Earlier this year at its Unite event, Shopify announced it will be launching multiple currencies on Shopify Payments, giving Shopify Plus merchants an easier solution when it comes to selling internationally. The update rolls out early next year, so we’re taking a look at how Shopify will implement multiple currencies, and how merchants can benefit from it.
Go global or go home
The world is getting smaller. Consumers are no longer restricted to their domestic regions when it comes to getting the best deals, and with ecommerce giants servicing multiple regions with global customer experiences, consumers have certain expectations.
The biggest roadblock for independent ecommerce businesses is trust - how can a company in the US convince a UK customer that their transaction is secure (if the payment gateway is unfamiliar), that their tax obligations will be fulfilled (VAT etc.), that their purchase will arrive in good time and in good condition (the logistics of shipping), and (although hopefully not) how easy is it to return items if they’ve been purchased from a business on the other side of the world?
And then there’s currency conversion - how do customers know that they are getting a fair exchange rate? All these barriers can deter a business - successful in its own country - from taking the leap into international markets.
The introduction of Shopify multi currency will give merchants access to a much broader market place, and open up even more choice for consumers seeking out the most innovative products and the best deals.
What are the changes?
Customers in different regions to the Shopify Merchant’s own location will be able to select their local currency, and this will be the currency they see while on the merchant’s store.
Shopify will make changes to several core areas to manage this multiple currency function, including products, checkouts, orders, discounts, refunds, transactions and shipping costs.
Why make these changes?
Customers expect a personalised experience, even when shopping through online stores not in their own country. Being able to purchase in their own currency gives customers greater transparency and confidence in their purchase, and can help merchants overcome objections based on negative perceptions.
For merchants, it opens up access to a global customer base, creating micro-multinational businesses that are able to compete within an international market.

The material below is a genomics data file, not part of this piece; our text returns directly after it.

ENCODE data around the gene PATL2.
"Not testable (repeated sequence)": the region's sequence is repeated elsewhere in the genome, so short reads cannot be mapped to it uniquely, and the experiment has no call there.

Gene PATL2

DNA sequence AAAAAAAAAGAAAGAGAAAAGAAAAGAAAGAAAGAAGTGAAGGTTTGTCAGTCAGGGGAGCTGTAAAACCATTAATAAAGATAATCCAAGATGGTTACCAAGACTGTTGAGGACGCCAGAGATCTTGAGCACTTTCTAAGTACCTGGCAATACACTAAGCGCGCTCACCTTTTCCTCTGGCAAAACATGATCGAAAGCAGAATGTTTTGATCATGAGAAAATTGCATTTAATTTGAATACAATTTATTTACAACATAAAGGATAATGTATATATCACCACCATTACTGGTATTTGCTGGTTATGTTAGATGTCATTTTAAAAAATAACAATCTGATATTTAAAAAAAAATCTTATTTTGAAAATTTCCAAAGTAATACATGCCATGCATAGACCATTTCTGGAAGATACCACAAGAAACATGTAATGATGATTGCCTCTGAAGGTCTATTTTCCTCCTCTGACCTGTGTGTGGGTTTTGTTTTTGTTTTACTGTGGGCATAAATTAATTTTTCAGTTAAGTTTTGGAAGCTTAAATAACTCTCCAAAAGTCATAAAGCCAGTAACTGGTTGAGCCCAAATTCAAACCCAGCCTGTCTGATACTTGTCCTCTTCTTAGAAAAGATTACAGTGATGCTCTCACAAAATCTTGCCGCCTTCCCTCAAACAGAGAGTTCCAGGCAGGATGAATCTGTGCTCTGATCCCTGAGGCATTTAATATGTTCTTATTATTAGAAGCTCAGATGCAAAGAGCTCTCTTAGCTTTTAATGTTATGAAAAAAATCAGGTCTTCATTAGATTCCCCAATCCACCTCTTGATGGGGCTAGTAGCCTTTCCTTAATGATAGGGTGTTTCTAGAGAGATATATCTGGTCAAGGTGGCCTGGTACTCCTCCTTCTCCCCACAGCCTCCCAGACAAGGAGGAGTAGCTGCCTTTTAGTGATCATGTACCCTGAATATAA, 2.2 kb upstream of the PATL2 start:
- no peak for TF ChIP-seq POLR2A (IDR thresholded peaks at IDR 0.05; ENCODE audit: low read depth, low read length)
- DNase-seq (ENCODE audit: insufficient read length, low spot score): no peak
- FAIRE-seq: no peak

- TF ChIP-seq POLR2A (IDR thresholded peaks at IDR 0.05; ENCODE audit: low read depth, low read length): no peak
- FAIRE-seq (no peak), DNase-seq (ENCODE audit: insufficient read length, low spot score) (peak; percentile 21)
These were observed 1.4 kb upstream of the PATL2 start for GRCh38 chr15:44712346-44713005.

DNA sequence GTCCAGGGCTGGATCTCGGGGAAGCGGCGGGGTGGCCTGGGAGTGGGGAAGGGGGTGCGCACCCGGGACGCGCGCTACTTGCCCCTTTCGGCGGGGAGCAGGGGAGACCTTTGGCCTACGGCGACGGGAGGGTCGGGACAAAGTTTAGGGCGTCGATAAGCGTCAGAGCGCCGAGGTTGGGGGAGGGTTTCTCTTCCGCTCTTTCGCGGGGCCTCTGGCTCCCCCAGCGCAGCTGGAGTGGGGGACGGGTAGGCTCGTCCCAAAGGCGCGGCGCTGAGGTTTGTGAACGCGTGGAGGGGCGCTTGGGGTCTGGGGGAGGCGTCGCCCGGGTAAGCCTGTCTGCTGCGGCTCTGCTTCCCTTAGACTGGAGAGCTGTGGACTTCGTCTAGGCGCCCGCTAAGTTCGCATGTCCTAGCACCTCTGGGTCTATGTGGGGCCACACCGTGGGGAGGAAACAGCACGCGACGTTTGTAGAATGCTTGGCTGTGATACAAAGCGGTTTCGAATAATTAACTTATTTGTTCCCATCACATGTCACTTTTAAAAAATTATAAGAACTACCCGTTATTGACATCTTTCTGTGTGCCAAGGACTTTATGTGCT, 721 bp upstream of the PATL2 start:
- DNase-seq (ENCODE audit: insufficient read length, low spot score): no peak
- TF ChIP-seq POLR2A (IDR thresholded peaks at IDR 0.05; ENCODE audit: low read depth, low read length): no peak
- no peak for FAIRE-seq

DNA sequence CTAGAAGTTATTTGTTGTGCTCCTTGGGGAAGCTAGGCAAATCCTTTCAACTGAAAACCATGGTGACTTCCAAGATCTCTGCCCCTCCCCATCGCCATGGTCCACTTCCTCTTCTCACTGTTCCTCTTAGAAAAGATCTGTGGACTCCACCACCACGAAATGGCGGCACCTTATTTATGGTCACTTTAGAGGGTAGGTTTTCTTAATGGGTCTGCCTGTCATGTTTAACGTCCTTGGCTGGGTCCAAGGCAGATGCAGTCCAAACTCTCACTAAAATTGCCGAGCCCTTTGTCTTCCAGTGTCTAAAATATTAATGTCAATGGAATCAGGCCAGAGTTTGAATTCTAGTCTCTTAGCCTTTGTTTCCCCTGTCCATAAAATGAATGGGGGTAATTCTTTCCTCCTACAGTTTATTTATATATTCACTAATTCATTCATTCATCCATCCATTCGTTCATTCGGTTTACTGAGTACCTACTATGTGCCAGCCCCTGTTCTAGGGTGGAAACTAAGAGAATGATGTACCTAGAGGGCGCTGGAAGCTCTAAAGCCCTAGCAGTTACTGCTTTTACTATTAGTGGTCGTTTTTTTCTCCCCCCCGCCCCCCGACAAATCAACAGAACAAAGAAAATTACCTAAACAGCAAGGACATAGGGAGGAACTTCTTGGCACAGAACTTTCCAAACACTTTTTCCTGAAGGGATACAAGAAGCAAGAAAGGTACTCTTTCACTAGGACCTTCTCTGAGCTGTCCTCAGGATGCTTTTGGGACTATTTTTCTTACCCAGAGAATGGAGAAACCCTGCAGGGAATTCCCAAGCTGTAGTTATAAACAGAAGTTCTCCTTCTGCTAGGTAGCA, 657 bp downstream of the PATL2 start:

How does it work?
There will be two prices used on a merchant’s store. The shop currency (the currency of the region in which the store is based, which is the currency the merchant will see in their admin centre for analytics and reporting) and the presentment currency (the customer’s local currency that they see on the storefront, cart and checkout).
Changing currencies in Shopify
The store will automatically detect the customer’s country and offer prices in the relevant currency.
Currency conversion will be managed by Shopify through a third party, and displayed prices adjusted based on foreign exchange rates.
Merchants will also be able to manage rounding rules for pricing - either to their preference or to their customer’s region - choosing to round prices up or down, and set rules for each currency.
Where merchants offer vouchers, discounts, refunds or other transactional elements, these will also be automatically converted into the customer’s local currency. For example, if a merchant offers a $10 voucher to a customer who purchases in Euros, the customer will see the converted value from USD into Euros.
Managing Shopify multi-currency for merchants
There are likely to be a few things that merchants will need to get their heads around in terms of how multiple currencies will work in the back end of the stores.
Order summaries will be shown in the merchant’s local currency, but individual order details will be shown in the customer’s local currency. By drilling down into the transaction detail, merchants will see the details of the transaction in both currencies - the price paid by the customer and the merchant’s converted currency rate. Shopify payouts will be shown in the merchant’s local currency.
One thing noted by Shopify is that where payments have to be captured manually, this will always be done in the customer’s local currency. So if the customer pays in Euros, the payment must be captured in Euros, even if the store’s currency is US Dollars. Again, the conversion from one currency to another will be seen in the transaction details.
Which currencies will be available in Shopify?
There will be 9 regional currencies available - US Dollar, AUS Dollar, CAN dollar, Euro, GBP, HK dollar, Japanese Yen, NZ Dollar and Singapore dollar.
If you’d like to find out more about Shopify multi-currency, talk to our experts today.